Picks and Pans – From Los Olivos, CA to Santa Barbara, CA

Los Olivos, CA

Although Sean and I spent less than an hour in this town, I’ve already made plans to return. With its old Victorian homes converted into B&Bs, its small main street lined with tasting rooms from local wineries and its relaxed vibe, Los Olivos is the perfect place to spend a weekend with my sister Abby and my best friend Margot. Put it on your calendars, ladies.

Judith Hale Gallery, Los Olivos, CA

Remember those scrap metal sculptures that were so interesting that we had to pull over in Sebastopol, CA just to check them out?  Well, when we later looked up the artist, we found that he exhibited more of his work in a gallery in Los Olivos. So when we passed through Los Olivos, we made sure to stop at the Judith Hale Gallery for a chance to see Philip Glashoff’s newest work. I was happy to see that he’s still making whimsical figures, still with ball bearing toes, crazy hair and even a few with glasses.

La Purisma Mission State Historic Park

I’m a sucker for restored historical sites. I can spend hours wandering around, imagining the lives and faces of the people who lived there, placing myself (in period dress, of course) in their midst. So, La Purisma Mission was an ideal place for me to spend an afternoon. In the 1930s, the CCC fully restored this enormous Spanish mission to the state it was in at the height of its function in the 1790s. We explored the infirmaries, the schools where the young native women were housed and taught to weave on looms, the gardens filled with edible and medicinal plants, the animal pens complete with live horses, longhorn cattle, turkeys, chickens and burros, the spring house where fresh water was drained into an aqueduct system that brought water to the fountains and bathing pools, the padres’ home, and the grand hacienda which housed facilities for weaving, making soap, pressing olives for oil, tanning leather, making pottery, carpentry and milling flour. And everything was outfitted with artifacts making it seem like everyone had just walked away from the mission leaving their work until they returned. It was great fodder for my history geek imagination.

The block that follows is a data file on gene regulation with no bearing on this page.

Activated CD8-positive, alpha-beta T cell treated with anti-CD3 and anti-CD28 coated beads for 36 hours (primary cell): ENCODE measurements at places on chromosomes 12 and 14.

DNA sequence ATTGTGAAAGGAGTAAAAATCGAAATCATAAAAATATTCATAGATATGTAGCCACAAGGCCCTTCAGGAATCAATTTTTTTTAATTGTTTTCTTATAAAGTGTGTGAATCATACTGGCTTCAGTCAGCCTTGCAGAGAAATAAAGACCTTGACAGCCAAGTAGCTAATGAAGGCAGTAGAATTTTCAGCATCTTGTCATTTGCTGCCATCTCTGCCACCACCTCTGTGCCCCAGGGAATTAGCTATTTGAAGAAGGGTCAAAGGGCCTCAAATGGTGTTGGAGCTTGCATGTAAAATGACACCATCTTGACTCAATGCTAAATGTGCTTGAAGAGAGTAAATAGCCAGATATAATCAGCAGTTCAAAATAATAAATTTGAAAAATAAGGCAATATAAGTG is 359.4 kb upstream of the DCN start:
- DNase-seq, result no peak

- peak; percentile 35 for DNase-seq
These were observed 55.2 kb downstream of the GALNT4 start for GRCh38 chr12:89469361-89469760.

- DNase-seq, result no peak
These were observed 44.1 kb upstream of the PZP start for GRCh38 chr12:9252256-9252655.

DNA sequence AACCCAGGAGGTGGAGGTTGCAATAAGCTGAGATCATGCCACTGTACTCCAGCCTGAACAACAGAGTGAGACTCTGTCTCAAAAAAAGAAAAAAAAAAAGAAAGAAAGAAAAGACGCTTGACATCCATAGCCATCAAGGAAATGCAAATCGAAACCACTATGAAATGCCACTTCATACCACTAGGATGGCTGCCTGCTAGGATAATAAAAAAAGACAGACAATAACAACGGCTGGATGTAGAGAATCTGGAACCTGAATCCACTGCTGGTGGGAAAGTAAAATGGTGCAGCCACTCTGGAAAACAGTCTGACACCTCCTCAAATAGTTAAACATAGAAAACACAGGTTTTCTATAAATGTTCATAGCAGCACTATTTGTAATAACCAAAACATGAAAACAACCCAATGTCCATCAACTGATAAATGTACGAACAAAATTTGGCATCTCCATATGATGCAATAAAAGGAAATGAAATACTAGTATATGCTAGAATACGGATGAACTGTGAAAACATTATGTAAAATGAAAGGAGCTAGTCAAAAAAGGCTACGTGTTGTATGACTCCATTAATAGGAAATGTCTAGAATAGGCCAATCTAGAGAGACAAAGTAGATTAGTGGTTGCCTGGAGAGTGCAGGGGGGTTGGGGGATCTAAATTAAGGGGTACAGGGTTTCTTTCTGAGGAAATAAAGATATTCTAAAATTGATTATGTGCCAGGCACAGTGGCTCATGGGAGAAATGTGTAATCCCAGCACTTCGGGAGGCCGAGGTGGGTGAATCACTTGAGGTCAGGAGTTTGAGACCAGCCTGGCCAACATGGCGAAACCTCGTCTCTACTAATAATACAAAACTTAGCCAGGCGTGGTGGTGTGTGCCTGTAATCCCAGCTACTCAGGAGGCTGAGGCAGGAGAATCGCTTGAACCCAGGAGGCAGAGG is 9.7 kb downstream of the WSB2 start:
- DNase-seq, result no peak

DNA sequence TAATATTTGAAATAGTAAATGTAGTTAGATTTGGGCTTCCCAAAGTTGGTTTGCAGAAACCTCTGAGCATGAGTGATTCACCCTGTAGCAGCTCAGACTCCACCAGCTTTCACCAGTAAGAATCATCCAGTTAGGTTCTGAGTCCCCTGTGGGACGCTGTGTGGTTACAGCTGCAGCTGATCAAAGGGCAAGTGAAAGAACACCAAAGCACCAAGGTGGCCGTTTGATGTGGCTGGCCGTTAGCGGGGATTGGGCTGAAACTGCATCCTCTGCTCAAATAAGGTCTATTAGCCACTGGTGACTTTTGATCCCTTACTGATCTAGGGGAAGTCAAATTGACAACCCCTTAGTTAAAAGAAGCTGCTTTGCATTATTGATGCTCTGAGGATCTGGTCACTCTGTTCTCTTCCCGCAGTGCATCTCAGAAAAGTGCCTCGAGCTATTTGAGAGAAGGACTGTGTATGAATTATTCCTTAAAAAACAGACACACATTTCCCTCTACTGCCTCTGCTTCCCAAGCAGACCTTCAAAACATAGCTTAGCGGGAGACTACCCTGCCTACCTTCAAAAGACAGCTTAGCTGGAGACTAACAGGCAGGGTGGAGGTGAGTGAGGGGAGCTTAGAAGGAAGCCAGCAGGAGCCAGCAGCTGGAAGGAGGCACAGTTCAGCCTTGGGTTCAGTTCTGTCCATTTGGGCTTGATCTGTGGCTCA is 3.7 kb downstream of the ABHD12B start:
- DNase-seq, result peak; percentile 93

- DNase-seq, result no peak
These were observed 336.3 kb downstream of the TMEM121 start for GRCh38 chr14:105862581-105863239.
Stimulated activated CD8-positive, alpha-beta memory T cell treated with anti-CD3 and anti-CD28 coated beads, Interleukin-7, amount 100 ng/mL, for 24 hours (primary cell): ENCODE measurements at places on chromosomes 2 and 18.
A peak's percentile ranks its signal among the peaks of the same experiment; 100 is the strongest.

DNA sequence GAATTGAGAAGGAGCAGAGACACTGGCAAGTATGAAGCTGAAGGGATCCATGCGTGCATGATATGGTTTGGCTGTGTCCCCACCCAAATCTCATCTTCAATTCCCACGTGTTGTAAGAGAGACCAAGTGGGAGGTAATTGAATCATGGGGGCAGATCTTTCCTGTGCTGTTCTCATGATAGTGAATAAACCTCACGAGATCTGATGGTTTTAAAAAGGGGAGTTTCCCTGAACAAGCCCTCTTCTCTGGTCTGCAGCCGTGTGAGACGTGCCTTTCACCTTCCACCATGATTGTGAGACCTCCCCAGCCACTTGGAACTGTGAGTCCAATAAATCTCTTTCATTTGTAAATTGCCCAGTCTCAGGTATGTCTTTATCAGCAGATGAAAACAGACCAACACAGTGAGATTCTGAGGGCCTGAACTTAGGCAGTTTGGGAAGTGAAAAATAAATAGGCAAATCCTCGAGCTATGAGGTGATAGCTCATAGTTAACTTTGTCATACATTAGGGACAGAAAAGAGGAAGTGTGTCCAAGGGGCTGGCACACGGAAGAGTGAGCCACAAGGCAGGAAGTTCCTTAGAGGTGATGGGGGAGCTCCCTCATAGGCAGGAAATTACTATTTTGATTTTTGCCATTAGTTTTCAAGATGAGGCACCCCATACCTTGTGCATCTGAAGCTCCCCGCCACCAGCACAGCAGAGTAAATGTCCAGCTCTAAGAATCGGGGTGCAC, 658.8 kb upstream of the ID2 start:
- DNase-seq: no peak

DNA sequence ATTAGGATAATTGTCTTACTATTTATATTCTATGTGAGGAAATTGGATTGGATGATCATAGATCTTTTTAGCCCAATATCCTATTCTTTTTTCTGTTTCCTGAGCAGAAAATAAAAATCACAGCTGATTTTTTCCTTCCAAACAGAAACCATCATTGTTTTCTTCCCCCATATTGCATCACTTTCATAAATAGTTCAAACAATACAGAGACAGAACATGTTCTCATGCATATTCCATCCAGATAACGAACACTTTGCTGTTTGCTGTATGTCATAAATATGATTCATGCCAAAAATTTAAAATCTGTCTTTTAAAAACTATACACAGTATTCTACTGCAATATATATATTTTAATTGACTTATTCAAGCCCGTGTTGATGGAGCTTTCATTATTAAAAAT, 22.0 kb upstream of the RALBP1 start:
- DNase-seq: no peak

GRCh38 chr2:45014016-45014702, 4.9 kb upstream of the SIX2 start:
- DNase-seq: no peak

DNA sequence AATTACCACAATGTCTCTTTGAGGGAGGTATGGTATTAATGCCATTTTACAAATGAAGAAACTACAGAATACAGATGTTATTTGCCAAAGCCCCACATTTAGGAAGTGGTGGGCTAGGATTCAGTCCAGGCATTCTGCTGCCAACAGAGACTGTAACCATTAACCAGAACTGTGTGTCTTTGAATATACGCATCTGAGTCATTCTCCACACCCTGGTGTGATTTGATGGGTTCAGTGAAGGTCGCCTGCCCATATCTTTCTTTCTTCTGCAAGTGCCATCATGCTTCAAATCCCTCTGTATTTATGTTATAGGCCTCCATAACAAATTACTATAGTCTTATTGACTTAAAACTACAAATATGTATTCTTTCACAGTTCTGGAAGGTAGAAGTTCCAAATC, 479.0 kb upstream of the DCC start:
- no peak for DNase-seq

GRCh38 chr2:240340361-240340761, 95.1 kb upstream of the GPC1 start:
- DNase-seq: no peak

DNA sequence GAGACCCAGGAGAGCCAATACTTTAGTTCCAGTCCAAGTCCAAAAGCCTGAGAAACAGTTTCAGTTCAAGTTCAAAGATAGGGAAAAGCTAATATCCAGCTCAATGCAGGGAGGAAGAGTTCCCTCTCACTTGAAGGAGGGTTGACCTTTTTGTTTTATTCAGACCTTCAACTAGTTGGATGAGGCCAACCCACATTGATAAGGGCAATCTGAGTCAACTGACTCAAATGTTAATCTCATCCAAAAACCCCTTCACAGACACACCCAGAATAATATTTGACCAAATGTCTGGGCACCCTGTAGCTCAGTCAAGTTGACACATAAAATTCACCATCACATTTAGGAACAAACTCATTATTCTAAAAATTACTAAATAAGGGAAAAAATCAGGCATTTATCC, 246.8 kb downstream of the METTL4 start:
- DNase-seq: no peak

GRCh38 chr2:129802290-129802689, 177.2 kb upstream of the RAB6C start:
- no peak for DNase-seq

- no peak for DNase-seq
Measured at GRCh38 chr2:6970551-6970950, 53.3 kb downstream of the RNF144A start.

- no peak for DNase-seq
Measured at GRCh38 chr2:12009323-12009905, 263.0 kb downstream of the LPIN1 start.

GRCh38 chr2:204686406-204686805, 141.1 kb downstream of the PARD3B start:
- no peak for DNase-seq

Chumash Cave Paintings

Hidden in among the mansions in the hills above Santa Barbara, the Chumash Cave Painting State Park is little more than a pull out on the road, but up a very short trail and behind a metal gate, the cave holds native paintings from the 1600s. The paintings were much different from those we had seen in the southwest, as they were mostly geometric with very few identifiable figures, but they were definitely intriguing. It was however, a bit difficult for me to keep perspective on the the fact that we were looking at centuries old native artwork given that we were mere steps from the road. Thinking about it later, though, I came to like how the cave was a reminder that Native Americans lived and worked and loved and painted in all parts of this country, including those parts now inhabited by us, even if being surrounded by contemporary civilization made it hard for me to connect with the experience of the paintings’ artist.

Breakfast at Santa Barbara harbor with Uncle John

While in Santa Barbara, we spent a couple of days with Sean’s Uncle John, who filled our time with spectacular stories from his and Sean’s dad’s childhood, from his time living with Sean’s parents in their college years and from his crazy exploits living on an 80 foot boat in the Santa Barbara harbor. After hearing all these old yarns, we couldn’t pass up the chance to go down to the harbor with John for some breakfast and a look at his old stomping grounds. We sat outside in the warm California sun, ate our breakfast and then went out to the docks for a few final stories from John before heading south to L.A.


Solvang was originally a communal farming community founded by a group of Danish immigrants. As these Danes built their homes and farm buildings in the traditional Danish style to which they were accustomed, they found that they were attracting attention from tourists for the old world, European feel of their village. Not ones to poo-poo a chance at making money, the Danes ditched the farming and put all their energy into creating a cheesy tourist town where people could snap pictures of wooden windmills and spend all their cash on baked goods, hotel rooms and knick knacks. Not exactly our scene.

2 comments to Picks and Pans – From Los Olivos, CA to Santa Barbara, CA

  • Janet Rosner

    I used to ride my motorcycle up to those cave painting when I was in college–I thought they were pretty cool!

  • Abigail St. Lawrence

    A girls’ trip in Los Olivos sounds like perfection, particularly right now. Count me in!

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